"He [Luke] is able to end his genealogy with the phrase 'Adam, son of God' (Luke 3:38). Since in the earlier chapter Luke has made it very clear that Jesus is the son of God, in giving Adam the title 'son of God,' Luke is implying that in Jesus a new creation begins. This theme of Jesus as the new Adam, as the beginning of a new creation, is typical of the theology that was beginning to develop around Antioch and Asia Minor at that time, and may be particularly seen in the writings of both Luke and Paul" p. 9.

This is crucial especially relating to Christology. Failure to understand the Hebraic principle of "new creation" brings interpretations of the text that the writers never intended or indeed could have envisioned. Their scripture was very clear as to who was the originator of the "heavens and earth" as physical entities and in no way did they think Jesus of Nazareth was responsible. Jesus was however, the one through whom God was making the aiōn Heb. 1 (an age, a period of time, a specific order: this does not mean, as some translations lead us to believe that he created the "universe" or "world" in the physical sense. The overall context of Hebrews bears this out).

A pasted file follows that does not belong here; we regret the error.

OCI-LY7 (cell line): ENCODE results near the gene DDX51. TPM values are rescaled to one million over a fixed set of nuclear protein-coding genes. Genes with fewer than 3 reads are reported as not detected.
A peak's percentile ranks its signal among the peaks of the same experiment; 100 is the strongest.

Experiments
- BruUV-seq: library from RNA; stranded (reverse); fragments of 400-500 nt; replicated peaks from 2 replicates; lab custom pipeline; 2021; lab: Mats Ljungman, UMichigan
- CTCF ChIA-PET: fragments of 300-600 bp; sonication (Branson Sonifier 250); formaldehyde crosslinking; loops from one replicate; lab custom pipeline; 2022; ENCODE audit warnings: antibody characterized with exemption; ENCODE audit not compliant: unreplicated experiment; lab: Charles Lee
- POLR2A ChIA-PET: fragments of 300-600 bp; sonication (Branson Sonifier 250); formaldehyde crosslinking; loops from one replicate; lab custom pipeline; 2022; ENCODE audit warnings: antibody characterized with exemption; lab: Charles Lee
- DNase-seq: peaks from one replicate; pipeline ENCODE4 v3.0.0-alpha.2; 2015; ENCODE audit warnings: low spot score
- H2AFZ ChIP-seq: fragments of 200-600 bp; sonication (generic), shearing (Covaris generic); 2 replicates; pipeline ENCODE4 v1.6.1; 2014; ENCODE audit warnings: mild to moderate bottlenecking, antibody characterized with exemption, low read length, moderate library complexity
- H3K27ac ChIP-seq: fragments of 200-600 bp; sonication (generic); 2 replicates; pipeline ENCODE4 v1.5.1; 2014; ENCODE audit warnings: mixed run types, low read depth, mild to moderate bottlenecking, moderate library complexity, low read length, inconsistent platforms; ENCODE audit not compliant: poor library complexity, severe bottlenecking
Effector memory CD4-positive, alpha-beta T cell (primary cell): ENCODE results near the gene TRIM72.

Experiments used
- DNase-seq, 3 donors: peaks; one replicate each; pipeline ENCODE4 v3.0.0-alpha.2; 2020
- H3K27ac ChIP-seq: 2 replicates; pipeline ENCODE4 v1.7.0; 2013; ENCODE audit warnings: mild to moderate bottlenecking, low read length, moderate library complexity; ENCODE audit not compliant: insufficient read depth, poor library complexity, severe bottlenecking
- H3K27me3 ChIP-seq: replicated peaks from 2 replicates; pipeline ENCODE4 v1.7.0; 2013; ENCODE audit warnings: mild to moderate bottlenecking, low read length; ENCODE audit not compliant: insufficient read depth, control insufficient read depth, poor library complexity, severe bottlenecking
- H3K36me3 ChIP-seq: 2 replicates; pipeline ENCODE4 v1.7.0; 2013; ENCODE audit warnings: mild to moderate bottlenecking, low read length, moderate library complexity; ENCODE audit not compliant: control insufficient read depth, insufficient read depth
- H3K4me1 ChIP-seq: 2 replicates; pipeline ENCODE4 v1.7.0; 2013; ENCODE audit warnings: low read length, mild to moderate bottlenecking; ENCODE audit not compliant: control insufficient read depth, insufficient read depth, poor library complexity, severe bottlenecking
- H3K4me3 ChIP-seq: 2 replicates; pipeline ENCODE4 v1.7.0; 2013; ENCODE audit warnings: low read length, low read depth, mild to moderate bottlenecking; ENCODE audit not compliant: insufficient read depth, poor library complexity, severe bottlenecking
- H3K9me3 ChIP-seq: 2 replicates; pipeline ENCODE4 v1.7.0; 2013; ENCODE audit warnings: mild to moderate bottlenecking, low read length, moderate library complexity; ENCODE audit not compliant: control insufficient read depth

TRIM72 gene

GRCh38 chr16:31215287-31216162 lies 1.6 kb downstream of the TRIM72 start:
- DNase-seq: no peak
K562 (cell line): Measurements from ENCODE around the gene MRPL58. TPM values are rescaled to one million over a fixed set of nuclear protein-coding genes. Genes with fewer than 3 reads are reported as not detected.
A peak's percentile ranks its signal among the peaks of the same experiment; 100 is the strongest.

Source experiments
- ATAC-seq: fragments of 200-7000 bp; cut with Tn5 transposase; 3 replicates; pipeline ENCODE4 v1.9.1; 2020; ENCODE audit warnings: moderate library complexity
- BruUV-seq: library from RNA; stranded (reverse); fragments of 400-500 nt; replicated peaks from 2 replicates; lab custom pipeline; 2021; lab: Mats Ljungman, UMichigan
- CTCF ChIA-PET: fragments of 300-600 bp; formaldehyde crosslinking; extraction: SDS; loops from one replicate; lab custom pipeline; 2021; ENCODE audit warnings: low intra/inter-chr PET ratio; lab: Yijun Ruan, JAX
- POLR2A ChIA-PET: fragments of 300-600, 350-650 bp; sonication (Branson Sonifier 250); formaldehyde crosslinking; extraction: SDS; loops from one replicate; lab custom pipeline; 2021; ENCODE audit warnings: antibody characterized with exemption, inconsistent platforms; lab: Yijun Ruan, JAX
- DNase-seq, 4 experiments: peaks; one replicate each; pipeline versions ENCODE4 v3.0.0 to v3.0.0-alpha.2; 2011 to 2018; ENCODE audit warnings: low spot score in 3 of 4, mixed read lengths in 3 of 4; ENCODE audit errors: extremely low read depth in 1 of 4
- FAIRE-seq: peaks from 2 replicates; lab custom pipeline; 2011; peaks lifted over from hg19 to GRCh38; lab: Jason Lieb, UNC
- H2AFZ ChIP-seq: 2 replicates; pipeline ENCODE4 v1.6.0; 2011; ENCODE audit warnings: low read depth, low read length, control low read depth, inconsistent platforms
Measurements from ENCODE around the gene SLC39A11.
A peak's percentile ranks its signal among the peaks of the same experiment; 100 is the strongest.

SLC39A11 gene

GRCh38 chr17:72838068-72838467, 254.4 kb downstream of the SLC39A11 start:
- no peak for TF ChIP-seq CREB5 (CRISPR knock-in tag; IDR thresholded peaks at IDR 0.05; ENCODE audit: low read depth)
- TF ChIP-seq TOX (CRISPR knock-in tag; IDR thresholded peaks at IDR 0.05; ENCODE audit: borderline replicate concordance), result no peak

He also speaks of supernatural conceptions found in the Scripture and then details principles relating to biblical "typology." This is a concept that is known in scholarship, but is unfortunately lost to many theologians, commentators and pastors. For example, in Paul's words in 1 Cor. 10:4,

"all drank the same spiritual drink. For they drank from the spiritual Rock that followed them, and the Rock was Christ." 

In verse 6 Paul uses the word tupos which exemplifies that of which González speaks. This is typology, but I have observed this passage severely abused in an atrocious attempt to support a literal and physical preexistence of Jesus. Typology is of utmost importance. Thus González's howbeit short treatment of typology was a welcome addition.

Not far from the subject of typology, he gives his perspective (although inadvertently) that corresponds to a "second Adam Christology." His perspectives relating to Luke's treatment of Jesus' temptation fit well with a "second Adam" interpretation of Philippians 2 and how Luke portrays Jesus as the culmination and ultimate historical fulfillment of Israel.